Mr. Ramo's believes our thinking and behavior need a radical overhaul. Instead of seeing the world as static and controllable, we must tolerate chaos. His name for this ability is Deep Security. It's more like the idea of an immune system that can absorb and rebound from insult and injury rather than complete avoidance or elimination of threat. It's not going to provide safety for everyone. That's an impossibility in a complex world where our differences are so, well, different.
Global power is in flux. It is uncontrollable. Yet it's possible to influence outcomes by small actions. Instead of lionizing so-called success and try to replicate it, we must be patient, slow down and look carefully at what we call mistakes. Case studies should be about failure and what that has to teach us. Our institutional thinking doesn't value creativity. It operates command, compliance, and control. This needs to change.
In order to survive and prosper in our dynamic environment we must be agile, and flexible. We must give up wanting simplistic answers to complex questions. This involves a new kind of education, one that encompasses other ways of perceiving and understanding.
Our ways of seeing are culturally determined. Some Asian cultures see holistically, while in the West we focus on what is dominant. We are less aware of context. The Japanese value empathy or harmony. In America we value the exceptional. We focus attention on winners as if life were a competition. Seeing life as a competition is just one internalized perspective. As George Lakoff said, a metaphor for life could just as well be a dance. Stepping out of our cultural conditioning is perhaps harder for people for whom the current system is working (for now.) Quitting while ahead is not easy. But in order to take on new perspectives, we have to end seeing in the old way.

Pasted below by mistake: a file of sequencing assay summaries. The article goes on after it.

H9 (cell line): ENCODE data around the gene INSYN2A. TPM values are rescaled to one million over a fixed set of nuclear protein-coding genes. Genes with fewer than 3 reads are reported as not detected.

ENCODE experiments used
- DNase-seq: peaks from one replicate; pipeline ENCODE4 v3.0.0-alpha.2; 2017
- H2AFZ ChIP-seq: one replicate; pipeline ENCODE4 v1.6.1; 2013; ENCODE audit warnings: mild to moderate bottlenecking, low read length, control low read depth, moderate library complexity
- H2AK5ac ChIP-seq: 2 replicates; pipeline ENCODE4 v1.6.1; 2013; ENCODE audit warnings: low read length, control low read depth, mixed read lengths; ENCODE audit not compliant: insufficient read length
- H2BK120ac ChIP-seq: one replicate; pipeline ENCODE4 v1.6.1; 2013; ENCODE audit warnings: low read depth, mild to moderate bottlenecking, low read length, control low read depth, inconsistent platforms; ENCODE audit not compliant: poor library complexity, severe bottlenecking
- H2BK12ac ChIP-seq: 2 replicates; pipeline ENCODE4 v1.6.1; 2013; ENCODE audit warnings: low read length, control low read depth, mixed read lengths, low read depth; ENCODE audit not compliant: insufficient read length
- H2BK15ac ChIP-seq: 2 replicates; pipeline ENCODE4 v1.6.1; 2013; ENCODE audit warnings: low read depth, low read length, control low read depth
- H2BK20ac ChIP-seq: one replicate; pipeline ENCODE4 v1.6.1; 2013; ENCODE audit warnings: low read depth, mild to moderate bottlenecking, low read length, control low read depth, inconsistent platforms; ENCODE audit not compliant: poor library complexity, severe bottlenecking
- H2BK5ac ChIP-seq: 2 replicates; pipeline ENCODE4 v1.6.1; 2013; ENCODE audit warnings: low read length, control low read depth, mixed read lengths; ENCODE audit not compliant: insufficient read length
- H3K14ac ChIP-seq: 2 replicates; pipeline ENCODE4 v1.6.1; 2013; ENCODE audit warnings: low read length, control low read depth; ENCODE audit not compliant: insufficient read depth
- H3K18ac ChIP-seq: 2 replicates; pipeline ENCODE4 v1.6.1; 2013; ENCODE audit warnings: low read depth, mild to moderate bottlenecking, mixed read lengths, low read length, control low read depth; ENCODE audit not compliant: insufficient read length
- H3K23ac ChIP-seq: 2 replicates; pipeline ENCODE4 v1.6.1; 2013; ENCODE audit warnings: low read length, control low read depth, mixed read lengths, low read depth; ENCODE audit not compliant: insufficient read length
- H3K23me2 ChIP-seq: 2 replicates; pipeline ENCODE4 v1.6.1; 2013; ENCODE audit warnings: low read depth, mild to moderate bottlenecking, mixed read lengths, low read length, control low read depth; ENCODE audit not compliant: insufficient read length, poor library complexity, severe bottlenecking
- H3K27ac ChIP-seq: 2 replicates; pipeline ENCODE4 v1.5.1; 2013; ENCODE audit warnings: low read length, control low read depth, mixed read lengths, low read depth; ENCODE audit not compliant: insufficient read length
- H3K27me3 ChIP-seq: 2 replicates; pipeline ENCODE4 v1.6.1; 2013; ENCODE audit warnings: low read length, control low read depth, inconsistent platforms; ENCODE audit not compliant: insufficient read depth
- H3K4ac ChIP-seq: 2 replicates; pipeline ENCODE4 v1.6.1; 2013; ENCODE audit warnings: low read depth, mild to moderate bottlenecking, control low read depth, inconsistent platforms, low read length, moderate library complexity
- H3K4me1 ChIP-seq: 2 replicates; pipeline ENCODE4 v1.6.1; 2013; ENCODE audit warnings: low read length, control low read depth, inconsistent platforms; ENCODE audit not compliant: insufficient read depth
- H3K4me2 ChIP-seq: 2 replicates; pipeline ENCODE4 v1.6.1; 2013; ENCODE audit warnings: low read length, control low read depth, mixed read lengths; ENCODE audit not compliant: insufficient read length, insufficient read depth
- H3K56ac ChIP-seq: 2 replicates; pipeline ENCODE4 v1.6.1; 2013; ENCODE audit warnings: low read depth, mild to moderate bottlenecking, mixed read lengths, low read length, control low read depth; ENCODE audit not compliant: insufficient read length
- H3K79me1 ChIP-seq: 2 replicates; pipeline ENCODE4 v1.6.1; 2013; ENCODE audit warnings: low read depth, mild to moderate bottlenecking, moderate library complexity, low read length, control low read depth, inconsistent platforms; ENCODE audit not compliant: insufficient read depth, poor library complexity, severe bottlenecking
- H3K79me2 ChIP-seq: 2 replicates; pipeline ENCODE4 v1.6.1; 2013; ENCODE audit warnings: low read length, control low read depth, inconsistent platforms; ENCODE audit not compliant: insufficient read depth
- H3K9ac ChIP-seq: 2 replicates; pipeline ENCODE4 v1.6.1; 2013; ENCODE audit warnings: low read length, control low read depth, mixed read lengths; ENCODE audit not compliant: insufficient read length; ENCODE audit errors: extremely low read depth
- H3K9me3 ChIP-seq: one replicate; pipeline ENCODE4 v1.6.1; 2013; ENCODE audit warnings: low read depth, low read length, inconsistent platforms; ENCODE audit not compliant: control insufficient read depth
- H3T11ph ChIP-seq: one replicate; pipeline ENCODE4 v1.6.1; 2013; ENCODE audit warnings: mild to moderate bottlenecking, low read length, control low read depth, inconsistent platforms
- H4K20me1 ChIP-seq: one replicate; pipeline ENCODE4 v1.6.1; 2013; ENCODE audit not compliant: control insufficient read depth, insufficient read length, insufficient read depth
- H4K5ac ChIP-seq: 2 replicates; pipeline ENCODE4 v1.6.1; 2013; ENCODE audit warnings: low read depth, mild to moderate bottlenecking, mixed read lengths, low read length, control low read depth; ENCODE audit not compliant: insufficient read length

Deep security for Mr. Ramo is about resilience and sustainability. The notion here is preparation. He contrasts this with hysterein, a Greek word meaning to fall short or be too late. Mr. Ramo refers to the philosopher and historian, Isaiah Berlin, who wrote an essay on Tolstoy's theory of history called The Hedgehog and the Fox. The Hedgehog has one big idea, and may be impatient to come to closure. Examples of these are Hegel, Nietzsche, Plato, and Dante. On the other hand, foxes' references are much wider, they know many things. Shakespeare, Goethe, and Montaigne were foxes.
The goal is to adapt to current conditions. We need to pay attention to what those contextual conditions are right now instead of blindly moving along the path toward some goal as if the ground beneath our feet were solid. The direct problem-solving approach is often the least effective way of influencing environment. We must embrace creativity.